If the South African government is serious about stopping the rot, strict measures need to be introduced in state departments and safeguards against cyberattacks significantly improved.
Cape Town, 15 June 2021 – It is hardly breaking news that South Africa’s public sector is in dire straits.
While there was a slight improvement in audit outcomes for the 2019/20 financial year, auditor-general Tsakani Maluleke warned that there was little cause to break out the champagne and party hats.
Announcing the results in March, she revealed that 31% of auditees – or 118 entities – did not disclose irregular expenditure as they had doubts about the “completeness” of what they had declared.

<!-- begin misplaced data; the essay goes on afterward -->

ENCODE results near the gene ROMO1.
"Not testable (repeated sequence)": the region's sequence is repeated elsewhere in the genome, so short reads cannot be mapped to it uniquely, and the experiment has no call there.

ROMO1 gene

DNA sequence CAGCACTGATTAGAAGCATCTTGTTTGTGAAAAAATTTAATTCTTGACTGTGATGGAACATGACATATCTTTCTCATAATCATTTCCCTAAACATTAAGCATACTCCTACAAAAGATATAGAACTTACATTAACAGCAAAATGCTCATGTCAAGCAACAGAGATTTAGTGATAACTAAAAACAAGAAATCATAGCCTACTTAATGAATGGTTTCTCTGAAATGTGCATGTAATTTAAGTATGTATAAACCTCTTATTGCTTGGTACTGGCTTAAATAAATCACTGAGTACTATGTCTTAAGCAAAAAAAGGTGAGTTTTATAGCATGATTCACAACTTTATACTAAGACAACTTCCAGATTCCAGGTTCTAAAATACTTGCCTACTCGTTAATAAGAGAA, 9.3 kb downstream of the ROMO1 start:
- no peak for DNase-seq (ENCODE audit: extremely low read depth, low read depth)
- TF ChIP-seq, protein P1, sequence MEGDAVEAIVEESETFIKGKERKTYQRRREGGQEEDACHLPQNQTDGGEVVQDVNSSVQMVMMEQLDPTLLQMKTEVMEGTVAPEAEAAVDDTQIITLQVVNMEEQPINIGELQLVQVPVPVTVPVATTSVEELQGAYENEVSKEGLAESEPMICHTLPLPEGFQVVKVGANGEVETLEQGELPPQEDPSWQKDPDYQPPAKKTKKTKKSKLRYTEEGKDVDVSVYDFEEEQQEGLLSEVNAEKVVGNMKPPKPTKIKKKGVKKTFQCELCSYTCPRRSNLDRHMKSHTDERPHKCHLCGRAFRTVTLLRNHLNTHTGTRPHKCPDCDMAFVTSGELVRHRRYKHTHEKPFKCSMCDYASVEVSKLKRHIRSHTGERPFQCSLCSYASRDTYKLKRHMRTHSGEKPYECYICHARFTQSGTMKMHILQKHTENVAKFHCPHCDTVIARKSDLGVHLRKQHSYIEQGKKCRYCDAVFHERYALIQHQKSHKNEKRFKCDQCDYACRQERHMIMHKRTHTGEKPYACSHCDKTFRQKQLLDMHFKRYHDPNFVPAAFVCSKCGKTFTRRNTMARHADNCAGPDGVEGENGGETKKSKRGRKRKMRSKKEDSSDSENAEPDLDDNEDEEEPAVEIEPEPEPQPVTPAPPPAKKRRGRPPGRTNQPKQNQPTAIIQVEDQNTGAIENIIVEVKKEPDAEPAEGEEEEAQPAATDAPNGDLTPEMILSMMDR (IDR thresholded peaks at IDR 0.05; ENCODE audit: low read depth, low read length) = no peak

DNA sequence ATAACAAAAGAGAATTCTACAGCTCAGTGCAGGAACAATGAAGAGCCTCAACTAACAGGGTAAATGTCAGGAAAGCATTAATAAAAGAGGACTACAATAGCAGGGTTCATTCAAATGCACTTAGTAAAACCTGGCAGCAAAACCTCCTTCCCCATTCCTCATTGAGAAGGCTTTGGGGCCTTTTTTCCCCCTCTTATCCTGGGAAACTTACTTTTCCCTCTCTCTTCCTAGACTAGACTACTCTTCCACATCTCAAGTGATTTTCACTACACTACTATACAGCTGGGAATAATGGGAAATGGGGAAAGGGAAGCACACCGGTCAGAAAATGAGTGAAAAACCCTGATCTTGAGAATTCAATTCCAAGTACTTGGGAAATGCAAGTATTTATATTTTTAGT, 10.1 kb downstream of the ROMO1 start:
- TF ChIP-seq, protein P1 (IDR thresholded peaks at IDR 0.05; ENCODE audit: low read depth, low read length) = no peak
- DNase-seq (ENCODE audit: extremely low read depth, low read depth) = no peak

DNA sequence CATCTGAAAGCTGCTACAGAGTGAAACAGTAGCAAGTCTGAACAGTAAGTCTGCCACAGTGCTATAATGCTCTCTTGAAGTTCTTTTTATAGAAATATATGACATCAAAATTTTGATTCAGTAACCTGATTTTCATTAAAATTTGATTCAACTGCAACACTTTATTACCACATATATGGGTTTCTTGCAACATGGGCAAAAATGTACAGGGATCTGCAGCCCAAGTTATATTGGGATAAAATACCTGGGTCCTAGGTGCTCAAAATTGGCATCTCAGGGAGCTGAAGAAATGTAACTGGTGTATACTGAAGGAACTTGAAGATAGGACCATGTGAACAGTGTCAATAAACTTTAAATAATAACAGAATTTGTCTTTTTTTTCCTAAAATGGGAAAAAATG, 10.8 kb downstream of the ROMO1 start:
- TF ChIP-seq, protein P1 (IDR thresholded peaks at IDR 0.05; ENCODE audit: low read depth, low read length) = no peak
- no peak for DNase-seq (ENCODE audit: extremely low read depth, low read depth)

Documentation required to support transactions worth billions of rand was missing, while departments’ supply chain systems – often cited as the root cause of corruption in South Africa – remained deeply problematic.
Manual filing systems are also wreaking havoc with accountability in the public sector.
In the Eastern Cape health department alone, it is anticipated that some R4.4-billion in medico-legal claims will be registered by the end of 2021 – a situation that as arisen out of fraudulent submissions by crooked lawyers who have taken advantage of a chaotic manual filing system that allows files to conveniently “disappear”.
The weaknesses within the public sector are being exacerbated by the external threat of cybercrime, estimated to cost South Africa R2.2-billion annually, according to the recently-released Accenture 2020 report.